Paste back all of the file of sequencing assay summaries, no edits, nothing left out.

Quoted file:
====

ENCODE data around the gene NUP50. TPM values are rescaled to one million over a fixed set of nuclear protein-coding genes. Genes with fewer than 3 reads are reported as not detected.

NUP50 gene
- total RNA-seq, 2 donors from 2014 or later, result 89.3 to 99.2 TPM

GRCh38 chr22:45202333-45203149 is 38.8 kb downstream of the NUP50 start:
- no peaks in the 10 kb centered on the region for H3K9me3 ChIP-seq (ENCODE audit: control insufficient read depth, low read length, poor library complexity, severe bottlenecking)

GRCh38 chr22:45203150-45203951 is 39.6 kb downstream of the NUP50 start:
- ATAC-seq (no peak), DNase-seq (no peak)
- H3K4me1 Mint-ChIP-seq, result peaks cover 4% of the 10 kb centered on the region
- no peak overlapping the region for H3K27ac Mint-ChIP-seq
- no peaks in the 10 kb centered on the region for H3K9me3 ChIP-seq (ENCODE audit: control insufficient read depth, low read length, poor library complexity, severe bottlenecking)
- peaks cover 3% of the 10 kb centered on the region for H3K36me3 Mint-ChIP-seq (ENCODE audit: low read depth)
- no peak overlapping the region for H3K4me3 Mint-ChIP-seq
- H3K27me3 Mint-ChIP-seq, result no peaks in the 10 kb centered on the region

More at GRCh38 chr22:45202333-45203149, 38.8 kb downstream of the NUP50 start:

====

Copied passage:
ENCODE data around the gene NUP50. TPM values are rescaled to one million over a fixed set of nuclear protein-coding genes. Genes with fewer than 3 reads are reported as not detected.

NUP50 gene
- total RNA-seq, 2 donors from 2014 or later, result 89.3 to 99.2 TPM

GRCh38 chr22:45202333-45203149 is 38.8 kb downstream of the NUP50 start:
- no peaks in the 10 kb centered on the region for H3K9me3 ChIP-seq (ENCODE audit: control insufficient read depth, low read length, poor library complexity, severe bottlenecking)

GRCh38 chr22:45203150-45203951 is 39.6 kb downstream of the NUP50 start:
- ATAC-seq (no peak), DNase-seq (no peak)
- H3K4me1 Mint-ChIP-seq, result peaks cover 4% of the 10 kb centered on the region
- no peak overlapping the region for H3K27ac Mint-ChIP-seq
- no peaks in the 10 kb centered on the region for H3K9me3 ChIP-seq (ENCODE audit: control insufficient read depth, low read length, poor library complexity, severe bottlenecking)
- peaks cover 3% of the 10 kb centered on the region for H3K36me3 Mint-ChIP-seq (ENCODE audit: low read depth)
- no peak overlapping the region for H3K4me3 Mint-ChIP-seq
- H3K27me3 Mint-ChIP-seq, result no peaks in the 10 kb centered on the region

More at GRCh38 chr22:45202333-45203149, 38.8 kb downstream of the NUP50 start: